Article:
Chia C. WANG
National Sun Yat-sen University, Taiwan
The importance of airborne transmission of virus-laden aerosols, a long underappreciated transmission mode, has been illuminated during the pandemic of COVID-19. The current disease control and prevention paradigm, mainly designed for limiting droplets and fomites, fail to account for the recurring superspreading events and cannot provide full protection against airborne transmission. A detailed assessment of respiratory viruses shows that, besides SARS-CoV-2, most common respiratory viruses, including SARS-CoV, MERS-CoV, influenza, measles, and the rhinoviruses can all spread via airborne transmission. In contrast to droplets, aerosols (smaller than 100 µm) can suspend in the air for a longer period of time, travel beyond the current physical distancing of 1-2 m, and penetrate deep into the lower respiratory tract. From what we have learnt about airborne transmission of COVID-19 and other respiratory viral diseases, it is necessary for a paradigm shift by revising the conventional paradigms and implementing aerosol precaution measures at both short and long range to protect the public against airborne transmission. Implementing universal masking with proper mask material and good fit, emphasizing ventilation and airflows, adding air filtration with HEPA purifiers and UV disinfection, are crucial strategies in mitigating the risk of airborne transmission, ending the current pandemic, and assuring a satisfactory air quality that is free of pathogen.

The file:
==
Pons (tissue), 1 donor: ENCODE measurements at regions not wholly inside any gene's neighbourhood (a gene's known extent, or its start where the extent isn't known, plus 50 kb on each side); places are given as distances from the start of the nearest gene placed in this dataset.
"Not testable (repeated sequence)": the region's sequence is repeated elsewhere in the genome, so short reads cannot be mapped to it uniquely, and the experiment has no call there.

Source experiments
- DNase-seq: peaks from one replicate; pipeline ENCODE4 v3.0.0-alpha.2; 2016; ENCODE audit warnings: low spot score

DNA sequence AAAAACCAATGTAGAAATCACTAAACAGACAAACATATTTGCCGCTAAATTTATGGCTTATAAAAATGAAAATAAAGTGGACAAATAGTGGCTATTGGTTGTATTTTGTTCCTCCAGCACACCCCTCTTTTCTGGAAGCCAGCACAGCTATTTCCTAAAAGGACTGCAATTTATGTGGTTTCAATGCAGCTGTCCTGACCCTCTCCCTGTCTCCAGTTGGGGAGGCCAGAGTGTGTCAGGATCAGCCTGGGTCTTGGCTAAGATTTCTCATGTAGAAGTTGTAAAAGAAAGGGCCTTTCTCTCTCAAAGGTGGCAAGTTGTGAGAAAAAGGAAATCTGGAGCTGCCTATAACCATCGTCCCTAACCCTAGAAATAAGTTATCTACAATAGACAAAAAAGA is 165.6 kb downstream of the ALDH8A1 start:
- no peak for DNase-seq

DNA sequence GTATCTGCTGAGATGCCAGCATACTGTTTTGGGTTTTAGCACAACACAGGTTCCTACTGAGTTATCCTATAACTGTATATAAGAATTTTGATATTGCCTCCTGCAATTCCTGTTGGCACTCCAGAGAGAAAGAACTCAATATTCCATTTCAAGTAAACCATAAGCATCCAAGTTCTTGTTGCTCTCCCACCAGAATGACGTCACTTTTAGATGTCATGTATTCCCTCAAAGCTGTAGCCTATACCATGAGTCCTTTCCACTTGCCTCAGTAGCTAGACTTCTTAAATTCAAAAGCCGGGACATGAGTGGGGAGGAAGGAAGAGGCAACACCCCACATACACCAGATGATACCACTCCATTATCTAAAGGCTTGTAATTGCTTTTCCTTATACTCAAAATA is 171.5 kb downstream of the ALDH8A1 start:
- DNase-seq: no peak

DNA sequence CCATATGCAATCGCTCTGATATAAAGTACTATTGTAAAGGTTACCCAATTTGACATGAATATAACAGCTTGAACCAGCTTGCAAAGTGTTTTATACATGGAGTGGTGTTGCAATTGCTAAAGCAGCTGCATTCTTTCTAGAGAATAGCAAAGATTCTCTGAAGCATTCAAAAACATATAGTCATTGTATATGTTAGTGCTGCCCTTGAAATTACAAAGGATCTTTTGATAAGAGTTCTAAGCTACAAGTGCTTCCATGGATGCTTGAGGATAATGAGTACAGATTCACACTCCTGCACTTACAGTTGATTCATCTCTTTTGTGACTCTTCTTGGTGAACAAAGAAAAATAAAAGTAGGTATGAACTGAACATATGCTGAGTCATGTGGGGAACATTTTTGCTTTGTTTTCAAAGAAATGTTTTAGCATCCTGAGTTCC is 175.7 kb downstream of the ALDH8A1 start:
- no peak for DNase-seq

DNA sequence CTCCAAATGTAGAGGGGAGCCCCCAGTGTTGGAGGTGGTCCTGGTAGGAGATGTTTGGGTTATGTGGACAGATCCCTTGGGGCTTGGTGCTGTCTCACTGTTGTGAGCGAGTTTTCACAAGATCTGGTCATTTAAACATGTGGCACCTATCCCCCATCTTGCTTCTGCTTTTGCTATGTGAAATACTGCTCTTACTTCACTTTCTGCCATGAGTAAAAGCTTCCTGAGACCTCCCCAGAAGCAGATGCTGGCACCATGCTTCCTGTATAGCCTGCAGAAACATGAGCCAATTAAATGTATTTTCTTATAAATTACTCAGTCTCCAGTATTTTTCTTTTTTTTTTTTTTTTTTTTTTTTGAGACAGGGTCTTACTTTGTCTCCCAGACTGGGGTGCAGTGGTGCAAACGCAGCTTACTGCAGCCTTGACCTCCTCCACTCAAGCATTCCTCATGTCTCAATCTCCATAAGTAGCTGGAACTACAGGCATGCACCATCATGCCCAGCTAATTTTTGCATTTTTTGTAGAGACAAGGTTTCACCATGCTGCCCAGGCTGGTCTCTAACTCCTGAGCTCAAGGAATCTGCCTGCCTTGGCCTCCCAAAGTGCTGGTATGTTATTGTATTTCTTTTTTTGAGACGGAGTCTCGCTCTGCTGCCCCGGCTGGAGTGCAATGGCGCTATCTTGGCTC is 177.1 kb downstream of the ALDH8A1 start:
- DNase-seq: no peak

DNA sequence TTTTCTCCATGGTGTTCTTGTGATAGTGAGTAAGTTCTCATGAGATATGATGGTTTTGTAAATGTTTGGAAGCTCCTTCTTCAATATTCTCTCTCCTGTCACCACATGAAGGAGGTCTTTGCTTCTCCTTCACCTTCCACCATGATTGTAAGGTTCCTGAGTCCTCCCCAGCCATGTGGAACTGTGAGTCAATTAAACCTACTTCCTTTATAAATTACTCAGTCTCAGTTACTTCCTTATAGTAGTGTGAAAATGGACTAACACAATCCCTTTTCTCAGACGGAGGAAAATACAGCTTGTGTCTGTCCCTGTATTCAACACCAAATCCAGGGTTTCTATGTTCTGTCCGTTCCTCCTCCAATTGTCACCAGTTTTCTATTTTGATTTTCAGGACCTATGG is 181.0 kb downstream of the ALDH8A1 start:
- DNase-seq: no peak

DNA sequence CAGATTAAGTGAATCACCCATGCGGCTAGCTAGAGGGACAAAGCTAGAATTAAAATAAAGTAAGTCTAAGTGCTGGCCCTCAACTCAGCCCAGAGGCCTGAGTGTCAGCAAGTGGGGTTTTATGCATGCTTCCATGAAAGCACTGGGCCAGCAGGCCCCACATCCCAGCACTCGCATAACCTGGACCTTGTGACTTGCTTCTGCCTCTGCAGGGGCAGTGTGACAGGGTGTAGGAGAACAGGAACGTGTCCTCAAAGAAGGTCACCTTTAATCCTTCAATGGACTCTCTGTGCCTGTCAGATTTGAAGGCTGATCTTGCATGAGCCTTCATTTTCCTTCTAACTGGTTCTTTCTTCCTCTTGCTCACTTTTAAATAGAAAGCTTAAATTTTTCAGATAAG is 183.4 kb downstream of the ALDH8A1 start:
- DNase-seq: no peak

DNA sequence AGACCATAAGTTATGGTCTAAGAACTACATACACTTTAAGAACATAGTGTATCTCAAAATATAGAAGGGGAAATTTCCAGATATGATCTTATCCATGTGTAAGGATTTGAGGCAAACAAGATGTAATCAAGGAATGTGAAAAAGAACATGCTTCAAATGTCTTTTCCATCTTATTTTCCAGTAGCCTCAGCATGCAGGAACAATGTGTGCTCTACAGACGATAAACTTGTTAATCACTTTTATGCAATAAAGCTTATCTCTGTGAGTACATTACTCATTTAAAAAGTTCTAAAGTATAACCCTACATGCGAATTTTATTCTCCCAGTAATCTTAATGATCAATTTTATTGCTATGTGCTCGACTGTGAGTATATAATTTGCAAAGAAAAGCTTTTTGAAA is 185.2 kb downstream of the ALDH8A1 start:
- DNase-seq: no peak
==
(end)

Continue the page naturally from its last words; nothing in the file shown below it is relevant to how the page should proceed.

About the author
Dr. Chia C. Wang received her Ph.D degree in Chemistry at University of California, Berkeley, and is currently the associate professor of Department of Chemistry and the director of Aerosol Science Research Center at National Sun Yat-sen University. Dr. Wang is an aerosol physical chemist and her research involves: (1) developing novel aerosol characterization techniques and instrument to advance the fundamental physicochemical properties of bioaerosols and aqueous aerosols, (2) aerosols and their impacts to the atmospheric, oceanic chemistry and environmental ecosystem, (3) health effects of aerosols and biomedical implications of aerosol inhalation therapy, and (4) formation, regulation and removal of anthropogenic aerosols. Dr. Wang’s research also involves the studies of structure-function correlation of hemoglobin and hemoglobin-disorder induced hemoglobinopathies, from which she has developed new therapeutic strategies to treat Hb oxygen-transport defect and hypoxia related diseases, including chronic obstructive pulmonary diseases (COPD). Dr. Wang has taken the leading role in establishing the Aerosol Science Research Center (ASRC) of NSYSU, which was launched in May 2016 and is currently the first and only aerosol-focused research center in Asia. ASRC actively engages in promoting aerosol research in Taiwan and many other countries in Asia. Since the outbreak of COVID-19, Dr. Wang has dedicated much efforts into exploring the scientific basis of airborne transmission of virus-laden aerosols and effective aerosol precautionary measures to reduce the risk of airborne transmission of respiratory viruses.